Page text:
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Defeat for NY Towns That Fought Gambling Deal

ALBANY, N.Y. (CN) - Two central New York towns went busto Thursday in their challenge of legislation that favors the Turning Stone Casino run by the Oneida Tribe.

New York made the legislative concessions in 2013 as part of the state's plan to legalize Las Vegas-style gaming and spur the economy in rural areas of the state.

Tribes like the Oneida resisted statewide gambling efforts since the federal Indian Gaming Regulatory Act already enabled them to run casinos like the Turning Stone in Verona, and private resorts would make them compete for customers.

To get the Oneida's support of a constitutional amendment that would bring gambling to New York, lawmakers guaranteed the tribe of "geographic exclusivity" in 10 counties where no other casinos could be located.

Another provision of the deal said New York and two upstate counties, Oneida and Madison, would withdraw their opposition of the tribe's plan to expand its territory by 17,000 acres.

New York also removed another threat to Turning Stone's continuation by guaranteeing that the Legislature would approve a compact negotiated 20 years ago by Gov. Mario Cuomo that created the casino. Back in 2005, a state appellate court had ruled the compact invalid because it lacked legislative authorization.

In September 2013, three months after New York made its deal with the Oneida, the towns of Vernon and Verona filed suit .

Located 35 miles east of Syracuse, the towns claimed that territory-expansion part of the deal deprived them of the right to govern their own land.

They also said the agreement amounted to vote rigging, and that the agreement should not have preceded the state's legalization of gambling, a vote scheduled for that November.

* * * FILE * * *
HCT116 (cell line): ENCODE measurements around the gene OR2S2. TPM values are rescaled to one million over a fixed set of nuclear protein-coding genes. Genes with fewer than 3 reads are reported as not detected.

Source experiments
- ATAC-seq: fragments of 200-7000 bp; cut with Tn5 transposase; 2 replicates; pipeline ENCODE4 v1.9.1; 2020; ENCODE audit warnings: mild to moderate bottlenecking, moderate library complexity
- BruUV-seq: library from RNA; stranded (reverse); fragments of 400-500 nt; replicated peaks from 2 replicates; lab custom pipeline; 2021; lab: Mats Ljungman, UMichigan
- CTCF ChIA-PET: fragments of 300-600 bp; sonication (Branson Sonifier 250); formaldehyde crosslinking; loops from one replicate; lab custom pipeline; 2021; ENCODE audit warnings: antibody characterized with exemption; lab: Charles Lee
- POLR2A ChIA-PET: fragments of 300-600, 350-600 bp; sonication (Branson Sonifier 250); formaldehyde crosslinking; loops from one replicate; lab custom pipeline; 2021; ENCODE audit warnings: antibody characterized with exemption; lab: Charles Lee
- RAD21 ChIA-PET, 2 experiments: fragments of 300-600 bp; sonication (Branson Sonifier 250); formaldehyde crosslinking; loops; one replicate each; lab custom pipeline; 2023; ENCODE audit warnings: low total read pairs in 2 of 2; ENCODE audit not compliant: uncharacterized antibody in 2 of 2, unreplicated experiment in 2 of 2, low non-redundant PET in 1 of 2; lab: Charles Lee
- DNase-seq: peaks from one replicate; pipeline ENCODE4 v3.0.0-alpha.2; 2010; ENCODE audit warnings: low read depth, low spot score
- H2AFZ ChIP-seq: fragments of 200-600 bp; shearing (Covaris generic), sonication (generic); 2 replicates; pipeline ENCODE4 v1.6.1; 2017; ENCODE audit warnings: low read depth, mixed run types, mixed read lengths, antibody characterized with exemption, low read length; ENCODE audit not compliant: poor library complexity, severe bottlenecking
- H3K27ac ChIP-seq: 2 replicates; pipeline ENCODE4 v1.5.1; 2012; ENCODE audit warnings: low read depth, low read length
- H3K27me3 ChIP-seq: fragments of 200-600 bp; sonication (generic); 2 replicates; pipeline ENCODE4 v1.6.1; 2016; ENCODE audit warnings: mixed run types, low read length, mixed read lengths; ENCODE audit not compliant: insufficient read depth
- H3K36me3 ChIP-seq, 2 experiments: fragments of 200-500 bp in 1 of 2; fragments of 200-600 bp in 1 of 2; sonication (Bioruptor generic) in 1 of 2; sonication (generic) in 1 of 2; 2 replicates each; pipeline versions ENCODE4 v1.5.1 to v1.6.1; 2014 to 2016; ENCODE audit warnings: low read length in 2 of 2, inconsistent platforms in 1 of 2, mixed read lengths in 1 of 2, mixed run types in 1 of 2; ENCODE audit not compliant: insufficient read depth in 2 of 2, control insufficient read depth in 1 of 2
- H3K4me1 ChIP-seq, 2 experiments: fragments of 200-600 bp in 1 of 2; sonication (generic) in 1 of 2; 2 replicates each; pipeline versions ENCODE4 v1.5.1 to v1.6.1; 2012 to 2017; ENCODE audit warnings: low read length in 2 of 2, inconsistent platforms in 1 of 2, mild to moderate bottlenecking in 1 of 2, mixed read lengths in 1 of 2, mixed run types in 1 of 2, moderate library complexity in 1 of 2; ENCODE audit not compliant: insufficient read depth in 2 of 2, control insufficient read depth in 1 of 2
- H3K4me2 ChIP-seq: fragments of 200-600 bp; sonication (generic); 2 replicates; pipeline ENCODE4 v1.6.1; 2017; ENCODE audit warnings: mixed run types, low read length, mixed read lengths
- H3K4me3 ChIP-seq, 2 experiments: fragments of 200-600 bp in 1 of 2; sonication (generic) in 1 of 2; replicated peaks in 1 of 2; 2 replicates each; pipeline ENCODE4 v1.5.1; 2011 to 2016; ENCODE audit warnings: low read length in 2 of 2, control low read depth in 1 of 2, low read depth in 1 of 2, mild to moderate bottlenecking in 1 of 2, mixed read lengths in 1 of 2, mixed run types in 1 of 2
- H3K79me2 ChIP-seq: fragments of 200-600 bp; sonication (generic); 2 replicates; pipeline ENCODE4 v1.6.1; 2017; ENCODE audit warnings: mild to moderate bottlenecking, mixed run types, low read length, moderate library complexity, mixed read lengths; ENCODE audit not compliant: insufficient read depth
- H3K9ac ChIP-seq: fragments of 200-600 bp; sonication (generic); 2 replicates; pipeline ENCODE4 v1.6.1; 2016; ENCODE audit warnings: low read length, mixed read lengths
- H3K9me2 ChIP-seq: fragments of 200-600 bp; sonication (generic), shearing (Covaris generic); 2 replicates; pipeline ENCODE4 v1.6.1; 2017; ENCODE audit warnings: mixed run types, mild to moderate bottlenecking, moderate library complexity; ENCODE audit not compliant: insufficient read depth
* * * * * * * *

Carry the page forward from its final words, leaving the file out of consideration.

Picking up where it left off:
On Nov. 5, 2013, New York passed the amendment with 57 percent of the popular vote.

The Albany County Supreme Court ruled for the state at summary judgment on the towns' claims, however, and the Appellate Division's Third Department affirmed Thursday.

Rejecting the claim about expanding the tribe's territory, the court noted that it was the U.S. Department of the Interior, not the state legislation, that put the land into trust for the Oneida.

"That decision had already been made when the agreement was executed, and it was unaffected by any state action other than the agreement's provision that the state and the counties would discontinue then-pending federal litigation that challenged the department's decision," the unsigned opinion states.

New York's actions also "did not foreclose the towns from" challenging the territory shift in separate federal litigation, the court found.

Indeed that is just what the towns did with an action that "was dismissed on the merits in 2015," according to the ruling.

A few residents had joined the town in the litigation, but the court agreed that these individuals lack standing.

The court scoffed at the challenge about preceding the November vote.

"Legislation is not invalid on the ground that its effectiveness is contingent upon the occurrence of a future event, so long as the law is 'complete when passed'and does not improperly delegate legislative authority to a future popular vote or other contingent event," the ruling states. "Here, the legislation provided that its provisions legalizing casino gambling would take effect only after constitutional amendments authorizing casino gambling were approved and ratified, an event beyond the control of the Legislature. Nothing in the legislation improperly purported to authorize voters to enact legislation or otherwise delegated the duties of the Legislature to the voters. Further, contrary to petitioners' argument, nothing in the legislation usurped the authority of future legislative bodies to repeal or modify the legislation or to adopt regulations pertaining to casino gambling."

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